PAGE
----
Identity and Idiolect: Code-switching as Identity Marker in Chris Claremont's Uncanny X-Men and New Mutants
Burman, Annie C.
Framescapes: Graphic Narrative Intertexts
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Burman, A. C. (2016). Identity and Idiolect: Code-switching as Identity Marker in Chris Claremont's Uncanny X-Men and New Mutants. Framescapes: Graphic Narrative Intertexts https://www.repository.cam.ac.uk/handle/1810/250565
Chris Claremont’s time as author of Uncanny X-Men after the relaunch of the comic in 1975 saw the introduction of several new characters, leading to the diversification of the title team. The previously all-American, Christian, white male-dominated team became more heterogenous in terms of ethnicity, nationality, religion and gender. Claremont’s X-Men spin-off New Mutants from 1983 also features several minority characters. This new diversity brought with it the occurrence of code-switching, the act of switching between two languages within one conversation. Many of the characters who are not native speakers of English, for example Nightcrawler, Colossus, Karma and Sunspot, regularly code-switch into their native language. These characters develop their own idiolect, which makes their speech instantly recognisable to the reader, while at the same time serving as a reminder of their origins and their back-story. However, not all non-native speakers of English in the comics codeswitch. Languages which readers would be less likely to recognise do not feature, and characters whose linguistic identity is complex, due to for example multilingualism or displacement from the country to which their native language is generally associated, do not code-switch. The fact that the code-switching in these comics bear little resemblance to real-life code-switching by non-native speakers, consisting mostly of reoccurring phrases such as exclamations and appellatives, implies that the code-switching is not an attempt at realism. This paper will explore the use of code-switching in Chris Claremont’s run of Uncanny X-Men and New Mutants as a means of conveying linguistic and national identity. I will consider not only when codeswitching occurs, but also when it does not, and possible reasons for this, ranging from implications about the character’s identity to the practical problems of bringing possibly unfamiliar phrases into the dialogue.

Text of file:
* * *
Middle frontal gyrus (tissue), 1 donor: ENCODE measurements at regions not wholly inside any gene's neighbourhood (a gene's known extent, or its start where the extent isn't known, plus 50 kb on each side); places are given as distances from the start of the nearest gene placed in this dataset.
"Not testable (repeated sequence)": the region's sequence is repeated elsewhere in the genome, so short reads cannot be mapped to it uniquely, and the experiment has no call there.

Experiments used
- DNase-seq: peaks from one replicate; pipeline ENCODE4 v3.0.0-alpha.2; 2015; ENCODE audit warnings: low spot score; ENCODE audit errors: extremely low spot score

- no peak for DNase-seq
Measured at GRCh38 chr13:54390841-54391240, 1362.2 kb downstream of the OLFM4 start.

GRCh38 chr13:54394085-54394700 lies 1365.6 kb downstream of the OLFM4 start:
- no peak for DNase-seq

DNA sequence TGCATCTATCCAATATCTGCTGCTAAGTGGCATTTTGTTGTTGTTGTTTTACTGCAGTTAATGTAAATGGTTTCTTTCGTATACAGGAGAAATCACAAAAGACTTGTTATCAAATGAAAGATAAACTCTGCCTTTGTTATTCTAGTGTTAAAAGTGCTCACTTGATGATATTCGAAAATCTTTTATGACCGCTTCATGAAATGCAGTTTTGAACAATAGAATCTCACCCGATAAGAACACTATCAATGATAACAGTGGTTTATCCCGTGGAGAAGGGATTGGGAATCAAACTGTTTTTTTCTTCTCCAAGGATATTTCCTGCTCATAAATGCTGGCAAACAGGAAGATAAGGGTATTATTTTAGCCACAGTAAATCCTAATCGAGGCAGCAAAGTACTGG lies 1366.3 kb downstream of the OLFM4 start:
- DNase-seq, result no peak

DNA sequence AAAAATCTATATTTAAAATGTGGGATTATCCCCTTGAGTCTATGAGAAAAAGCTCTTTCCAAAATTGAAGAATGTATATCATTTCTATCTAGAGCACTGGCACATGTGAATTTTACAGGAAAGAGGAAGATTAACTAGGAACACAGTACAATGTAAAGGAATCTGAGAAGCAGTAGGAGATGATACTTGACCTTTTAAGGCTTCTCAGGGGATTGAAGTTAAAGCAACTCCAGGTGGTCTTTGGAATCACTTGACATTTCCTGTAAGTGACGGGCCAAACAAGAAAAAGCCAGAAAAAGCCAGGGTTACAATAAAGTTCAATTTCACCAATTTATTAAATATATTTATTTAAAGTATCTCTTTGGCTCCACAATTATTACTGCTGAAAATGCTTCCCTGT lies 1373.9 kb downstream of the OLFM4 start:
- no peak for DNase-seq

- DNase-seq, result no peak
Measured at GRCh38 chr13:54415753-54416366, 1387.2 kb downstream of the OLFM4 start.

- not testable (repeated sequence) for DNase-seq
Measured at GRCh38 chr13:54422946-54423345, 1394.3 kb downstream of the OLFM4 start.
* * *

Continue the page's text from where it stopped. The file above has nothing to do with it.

Bilingualism, code-switching, identity, language usage, diversity, Marvel Comics
This record's URL: https://www.repository.cam.ac.uk/handle/1810/250565